Subject: Re: signal(SIGSEGV, SIG_IGN) -> 100% CPU
To: None <email@example.com, firstname.lastname@example.org>
From: Ross Harvey <email@example.com>
Date: 06/14/1999 18:22:30
> From firstname.lastname@example.org Mon Jun 14 14:37:47 1999
> To: Todd Vierling <email@example.com>
> cc: firstname.lastname@example.org
> Subject: Re: signal(SIGSEGV, SIG_IGN) -> 100% CPU
> Date: Tue, 15 Jun 1999 07:38:26 +1000
> From: Giles Lean <email@example.com>
> On Mon, 14 Jun 1999 15:21:02 -0400 (EDT) Todd Vierling wrote:
> > Uh, no. See src/lib/libc/include/namespace.h.
> Query -- more userland than kernel, but the thread's here -- why do we
> use weak aliases with a single '_' prefix? I thought ANSI/ISO C in
> the final standard (but not in some drafts) left _[a-z] in the user's
_[A-Z_]... ``always reserved either for any use or for use
as file scope identifiers''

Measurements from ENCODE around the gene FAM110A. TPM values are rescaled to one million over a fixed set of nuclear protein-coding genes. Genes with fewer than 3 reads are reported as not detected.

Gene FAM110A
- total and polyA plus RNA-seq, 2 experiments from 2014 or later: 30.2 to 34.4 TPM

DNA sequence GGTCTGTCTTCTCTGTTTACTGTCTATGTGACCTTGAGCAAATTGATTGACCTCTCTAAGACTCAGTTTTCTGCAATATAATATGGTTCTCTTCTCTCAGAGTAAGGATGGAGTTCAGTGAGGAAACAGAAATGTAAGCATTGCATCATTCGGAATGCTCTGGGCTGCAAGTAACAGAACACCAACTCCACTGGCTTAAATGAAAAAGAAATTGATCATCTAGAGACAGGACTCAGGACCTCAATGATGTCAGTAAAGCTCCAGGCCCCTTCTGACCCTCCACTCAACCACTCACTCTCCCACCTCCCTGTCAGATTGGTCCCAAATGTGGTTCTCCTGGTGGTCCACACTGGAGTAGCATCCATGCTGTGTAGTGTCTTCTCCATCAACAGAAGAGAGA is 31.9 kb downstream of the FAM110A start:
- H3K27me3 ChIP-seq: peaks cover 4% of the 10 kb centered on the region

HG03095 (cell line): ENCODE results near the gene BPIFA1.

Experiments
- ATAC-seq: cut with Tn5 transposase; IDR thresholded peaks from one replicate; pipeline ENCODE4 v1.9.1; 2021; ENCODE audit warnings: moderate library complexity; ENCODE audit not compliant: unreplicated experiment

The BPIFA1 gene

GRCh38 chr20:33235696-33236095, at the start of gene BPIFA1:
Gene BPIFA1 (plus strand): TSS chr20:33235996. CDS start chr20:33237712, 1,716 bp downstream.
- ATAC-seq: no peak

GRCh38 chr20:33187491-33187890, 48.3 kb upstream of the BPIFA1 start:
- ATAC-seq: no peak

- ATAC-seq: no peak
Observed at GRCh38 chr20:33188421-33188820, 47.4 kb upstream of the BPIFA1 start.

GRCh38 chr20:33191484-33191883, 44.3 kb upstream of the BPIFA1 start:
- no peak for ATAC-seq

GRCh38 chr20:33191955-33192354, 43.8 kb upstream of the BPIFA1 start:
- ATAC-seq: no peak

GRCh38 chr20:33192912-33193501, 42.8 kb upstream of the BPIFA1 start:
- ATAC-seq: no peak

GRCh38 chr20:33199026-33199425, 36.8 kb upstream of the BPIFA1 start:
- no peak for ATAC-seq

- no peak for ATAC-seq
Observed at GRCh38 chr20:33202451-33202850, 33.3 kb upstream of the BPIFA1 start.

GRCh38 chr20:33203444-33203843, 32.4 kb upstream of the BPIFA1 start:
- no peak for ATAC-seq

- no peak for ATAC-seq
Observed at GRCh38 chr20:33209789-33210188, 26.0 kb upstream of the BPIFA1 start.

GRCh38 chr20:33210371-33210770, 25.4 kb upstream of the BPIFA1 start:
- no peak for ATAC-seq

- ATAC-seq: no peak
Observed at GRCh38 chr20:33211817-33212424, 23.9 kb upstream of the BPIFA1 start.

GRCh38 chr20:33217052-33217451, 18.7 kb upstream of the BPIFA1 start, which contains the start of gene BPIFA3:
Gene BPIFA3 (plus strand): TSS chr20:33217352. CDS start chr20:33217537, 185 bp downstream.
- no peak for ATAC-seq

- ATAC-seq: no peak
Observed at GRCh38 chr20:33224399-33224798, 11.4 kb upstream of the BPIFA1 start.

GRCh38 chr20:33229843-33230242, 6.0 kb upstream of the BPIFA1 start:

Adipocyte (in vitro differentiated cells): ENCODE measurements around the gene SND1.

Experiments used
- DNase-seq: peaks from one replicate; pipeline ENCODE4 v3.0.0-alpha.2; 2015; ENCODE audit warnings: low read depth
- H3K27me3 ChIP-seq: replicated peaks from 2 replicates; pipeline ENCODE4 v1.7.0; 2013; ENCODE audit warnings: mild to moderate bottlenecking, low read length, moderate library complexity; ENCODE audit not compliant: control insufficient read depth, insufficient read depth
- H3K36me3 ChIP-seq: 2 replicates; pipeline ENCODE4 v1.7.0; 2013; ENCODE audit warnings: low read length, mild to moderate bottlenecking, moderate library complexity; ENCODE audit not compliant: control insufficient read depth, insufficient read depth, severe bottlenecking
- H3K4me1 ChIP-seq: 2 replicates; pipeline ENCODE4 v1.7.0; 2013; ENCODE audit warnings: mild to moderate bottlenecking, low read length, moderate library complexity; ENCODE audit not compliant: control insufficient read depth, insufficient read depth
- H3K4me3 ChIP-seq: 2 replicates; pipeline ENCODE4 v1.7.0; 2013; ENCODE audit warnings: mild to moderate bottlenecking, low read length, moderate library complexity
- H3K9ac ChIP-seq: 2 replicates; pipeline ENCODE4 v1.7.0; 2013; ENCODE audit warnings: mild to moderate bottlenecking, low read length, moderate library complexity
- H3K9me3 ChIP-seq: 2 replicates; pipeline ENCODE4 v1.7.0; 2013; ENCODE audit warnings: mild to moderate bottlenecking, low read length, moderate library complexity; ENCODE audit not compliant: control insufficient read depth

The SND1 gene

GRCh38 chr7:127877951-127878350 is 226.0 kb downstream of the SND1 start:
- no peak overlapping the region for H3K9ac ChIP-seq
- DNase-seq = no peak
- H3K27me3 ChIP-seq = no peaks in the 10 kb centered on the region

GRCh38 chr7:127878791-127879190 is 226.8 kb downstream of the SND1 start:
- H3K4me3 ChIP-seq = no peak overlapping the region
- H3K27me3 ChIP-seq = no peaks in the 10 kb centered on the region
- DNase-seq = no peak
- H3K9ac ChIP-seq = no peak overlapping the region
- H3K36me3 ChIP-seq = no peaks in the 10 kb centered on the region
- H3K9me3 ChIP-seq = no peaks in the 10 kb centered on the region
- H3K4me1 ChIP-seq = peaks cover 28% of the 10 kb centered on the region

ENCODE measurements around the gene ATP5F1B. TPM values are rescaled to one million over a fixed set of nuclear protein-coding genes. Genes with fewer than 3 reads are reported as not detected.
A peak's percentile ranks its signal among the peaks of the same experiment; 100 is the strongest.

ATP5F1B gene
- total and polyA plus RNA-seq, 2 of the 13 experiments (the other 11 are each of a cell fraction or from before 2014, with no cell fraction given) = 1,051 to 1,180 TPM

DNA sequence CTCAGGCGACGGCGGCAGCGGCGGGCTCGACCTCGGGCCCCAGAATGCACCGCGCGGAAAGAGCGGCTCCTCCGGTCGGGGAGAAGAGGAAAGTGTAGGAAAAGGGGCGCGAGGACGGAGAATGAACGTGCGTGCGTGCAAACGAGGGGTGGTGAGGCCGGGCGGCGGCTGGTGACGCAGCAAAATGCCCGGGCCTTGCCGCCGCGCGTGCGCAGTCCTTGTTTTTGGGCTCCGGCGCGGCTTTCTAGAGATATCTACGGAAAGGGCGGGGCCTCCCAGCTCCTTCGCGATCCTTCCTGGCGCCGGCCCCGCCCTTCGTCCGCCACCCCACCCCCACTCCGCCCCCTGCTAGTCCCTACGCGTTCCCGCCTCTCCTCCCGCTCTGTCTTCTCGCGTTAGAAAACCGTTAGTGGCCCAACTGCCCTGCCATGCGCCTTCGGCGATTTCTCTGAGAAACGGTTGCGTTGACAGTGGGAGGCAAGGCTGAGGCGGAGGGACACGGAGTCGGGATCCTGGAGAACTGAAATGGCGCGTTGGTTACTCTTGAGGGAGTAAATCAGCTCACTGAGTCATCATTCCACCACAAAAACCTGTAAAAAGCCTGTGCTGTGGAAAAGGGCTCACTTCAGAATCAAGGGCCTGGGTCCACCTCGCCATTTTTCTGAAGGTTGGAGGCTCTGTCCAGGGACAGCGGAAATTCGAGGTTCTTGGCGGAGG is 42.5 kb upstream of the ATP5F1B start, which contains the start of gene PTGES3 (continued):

_A reserved for any use
__a reserved for any use
_... ``reserved for use as identifiers with file scope''
_... ``all external identifiers that ... are reserved''
It's compliant, in two or three different ways, depending on how you parse
the amazingly poor wording of section 7.1.3.
Footnotes elsewhere in the C89 doc make it clear that it was their intention
to reserve all _ external identifiers, but only some _ macro names. It's
true that the actual language of section 7.1.3 is so awkward and clumsy
that it appears to be saying the opposite.
1. We are saved by the Posix rule, as the weak alias feature is to purify
the Posix namespace, and no conforming Posix program can use any _
2. As long as those non-standard functions really are optional, then a
conforming program may use the names, and the linker will silently ignore
the objects with the same name in the libraries, so even by the literal
interpretation of 7.1.3 we should be OK.